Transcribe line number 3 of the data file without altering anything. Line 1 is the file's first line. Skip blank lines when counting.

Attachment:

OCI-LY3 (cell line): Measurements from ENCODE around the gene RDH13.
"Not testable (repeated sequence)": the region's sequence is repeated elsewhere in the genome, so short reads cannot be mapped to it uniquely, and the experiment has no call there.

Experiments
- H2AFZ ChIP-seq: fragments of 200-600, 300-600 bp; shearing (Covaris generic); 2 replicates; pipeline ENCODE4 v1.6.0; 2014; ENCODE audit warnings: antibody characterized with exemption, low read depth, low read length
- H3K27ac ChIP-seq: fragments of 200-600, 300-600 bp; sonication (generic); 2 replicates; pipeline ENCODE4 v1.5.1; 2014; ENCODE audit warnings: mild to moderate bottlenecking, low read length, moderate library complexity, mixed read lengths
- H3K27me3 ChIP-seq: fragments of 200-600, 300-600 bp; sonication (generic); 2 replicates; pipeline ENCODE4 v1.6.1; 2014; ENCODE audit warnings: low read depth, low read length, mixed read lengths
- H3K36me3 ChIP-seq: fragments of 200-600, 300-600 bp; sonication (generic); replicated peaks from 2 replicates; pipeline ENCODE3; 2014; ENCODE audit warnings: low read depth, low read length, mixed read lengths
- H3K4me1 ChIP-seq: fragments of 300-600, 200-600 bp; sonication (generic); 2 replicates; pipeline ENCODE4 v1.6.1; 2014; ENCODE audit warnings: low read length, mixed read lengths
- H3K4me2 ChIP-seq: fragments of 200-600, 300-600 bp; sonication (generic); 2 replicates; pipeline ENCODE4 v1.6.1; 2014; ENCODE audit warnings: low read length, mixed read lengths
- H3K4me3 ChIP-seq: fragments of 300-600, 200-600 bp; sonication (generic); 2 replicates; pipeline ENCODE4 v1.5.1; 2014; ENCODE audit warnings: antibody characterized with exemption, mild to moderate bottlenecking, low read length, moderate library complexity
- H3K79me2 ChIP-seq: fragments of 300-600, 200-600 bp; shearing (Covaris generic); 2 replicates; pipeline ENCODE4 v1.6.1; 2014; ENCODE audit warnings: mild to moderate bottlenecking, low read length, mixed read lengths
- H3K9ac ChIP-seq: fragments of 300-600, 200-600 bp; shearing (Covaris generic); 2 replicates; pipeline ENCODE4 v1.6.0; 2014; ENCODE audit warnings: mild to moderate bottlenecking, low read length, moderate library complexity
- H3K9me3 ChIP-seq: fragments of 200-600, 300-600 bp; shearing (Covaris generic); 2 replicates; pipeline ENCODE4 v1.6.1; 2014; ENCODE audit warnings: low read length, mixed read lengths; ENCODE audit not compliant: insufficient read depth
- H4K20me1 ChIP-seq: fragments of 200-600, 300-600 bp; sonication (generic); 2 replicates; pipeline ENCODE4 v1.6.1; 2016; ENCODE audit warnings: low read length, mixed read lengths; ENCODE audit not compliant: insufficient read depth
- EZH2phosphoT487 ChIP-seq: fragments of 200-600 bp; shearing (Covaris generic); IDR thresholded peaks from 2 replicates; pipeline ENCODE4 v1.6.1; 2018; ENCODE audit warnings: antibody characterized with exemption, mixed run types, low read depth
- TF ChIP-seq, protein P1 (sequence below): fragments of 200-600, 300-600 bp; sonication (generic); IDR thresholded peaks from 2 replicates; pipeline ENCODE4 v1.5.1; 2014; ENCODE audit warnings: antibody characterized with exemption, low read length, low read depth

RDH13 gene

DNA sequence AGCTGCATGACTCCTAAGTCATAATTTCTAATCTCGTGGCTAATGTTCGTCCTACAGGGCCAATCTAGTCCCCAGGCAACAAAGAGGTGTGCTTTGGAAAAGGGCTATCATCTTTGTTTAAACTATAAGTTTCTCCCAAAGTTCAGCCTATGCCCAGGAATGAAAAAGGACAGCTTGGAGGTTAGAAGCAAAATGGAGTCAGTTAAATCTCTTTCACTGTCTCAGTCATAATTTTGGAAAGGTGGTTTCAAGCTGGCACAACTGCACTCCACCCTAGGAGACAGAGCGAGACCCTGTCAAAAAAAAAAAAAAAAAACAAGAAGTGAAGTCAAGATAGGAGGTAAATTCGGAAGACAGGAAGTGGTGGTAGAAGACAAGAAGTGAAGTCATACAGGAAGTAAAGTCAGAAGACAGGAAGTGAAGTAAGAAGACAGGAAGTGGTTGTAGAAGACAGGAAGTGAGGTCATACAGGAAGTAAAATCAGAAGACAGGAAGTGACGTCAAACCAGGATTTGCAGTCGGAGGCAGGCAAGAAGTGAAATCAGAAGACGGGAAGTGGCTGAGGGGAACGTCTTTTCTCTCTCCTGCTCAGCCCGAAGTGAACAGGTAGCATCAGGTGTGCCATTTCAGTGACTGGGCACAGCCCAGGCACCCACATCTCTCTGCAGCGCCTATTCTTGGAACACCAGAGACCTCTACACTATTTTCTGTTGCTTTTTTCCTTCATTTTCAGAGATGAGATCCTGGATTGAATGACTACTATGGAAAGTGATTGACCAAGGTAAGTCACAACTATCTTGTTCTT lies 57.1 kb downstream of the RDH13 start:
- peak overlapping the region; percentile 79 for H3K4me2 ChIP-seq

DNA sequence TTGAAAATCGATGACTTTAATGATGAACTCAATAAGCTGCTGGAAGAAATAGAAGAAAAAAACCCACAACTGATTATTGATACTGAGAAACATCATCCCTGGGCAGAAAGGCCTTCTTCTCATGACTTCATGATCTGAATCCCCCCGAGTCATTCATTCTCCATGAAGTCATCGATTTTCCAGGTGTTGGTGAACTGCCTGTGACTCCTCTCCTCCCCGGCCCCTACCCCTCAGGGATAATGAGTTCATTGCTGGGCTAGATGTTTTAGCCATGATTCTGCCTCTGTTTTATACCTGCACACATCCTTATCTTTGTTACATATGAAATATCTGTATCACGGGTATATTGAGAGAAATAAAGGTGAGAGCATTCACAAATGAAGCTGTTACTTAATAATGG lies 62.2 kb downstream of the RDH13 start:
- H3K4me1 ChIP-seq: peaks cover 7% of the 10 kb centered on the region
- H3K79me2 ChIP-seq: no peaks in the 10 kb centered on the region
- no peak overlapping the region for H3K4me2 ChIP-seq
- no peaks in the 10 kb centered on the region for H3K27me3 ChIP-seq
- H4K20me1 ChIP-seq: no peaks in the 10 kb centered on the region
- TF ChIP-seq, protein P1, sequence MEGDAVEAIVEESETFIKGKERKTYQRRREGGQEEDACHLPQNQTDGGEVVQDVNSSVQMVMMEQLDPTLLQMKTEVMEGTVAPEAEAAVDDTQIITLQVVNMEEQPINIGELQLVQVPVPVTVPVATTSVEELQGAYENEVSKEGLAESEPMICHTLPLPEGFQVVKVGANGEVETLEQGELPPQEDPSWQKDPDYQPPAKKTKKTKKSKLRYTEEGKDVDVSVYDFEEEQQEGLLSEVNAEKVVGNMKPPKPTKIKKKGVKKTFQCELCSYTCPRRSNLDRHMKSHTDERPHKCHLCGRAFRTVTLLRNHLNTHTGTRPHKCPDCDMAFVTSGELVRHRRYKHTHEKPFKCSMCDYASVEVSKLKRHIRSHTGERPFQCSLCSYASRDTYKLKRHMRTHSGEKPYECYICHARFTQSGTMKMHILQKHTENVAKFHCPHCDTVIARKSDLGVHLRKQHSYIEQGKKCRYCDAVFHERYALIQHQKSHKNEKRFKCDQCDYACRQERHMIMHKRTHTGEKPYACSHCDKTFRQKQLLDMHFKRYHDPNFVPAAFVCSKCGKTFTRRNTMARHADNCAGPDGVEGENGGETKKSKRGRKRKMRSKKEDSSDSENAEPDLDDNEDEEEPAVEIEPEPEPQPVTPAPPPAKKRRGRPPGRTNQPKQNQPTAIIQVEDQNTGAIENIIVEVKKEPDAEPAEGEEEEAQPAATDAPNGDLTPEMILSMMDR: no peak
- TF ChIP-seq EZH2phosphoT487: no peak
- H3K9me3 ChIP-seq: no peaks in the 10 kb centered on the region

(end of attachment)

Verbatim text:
Experiments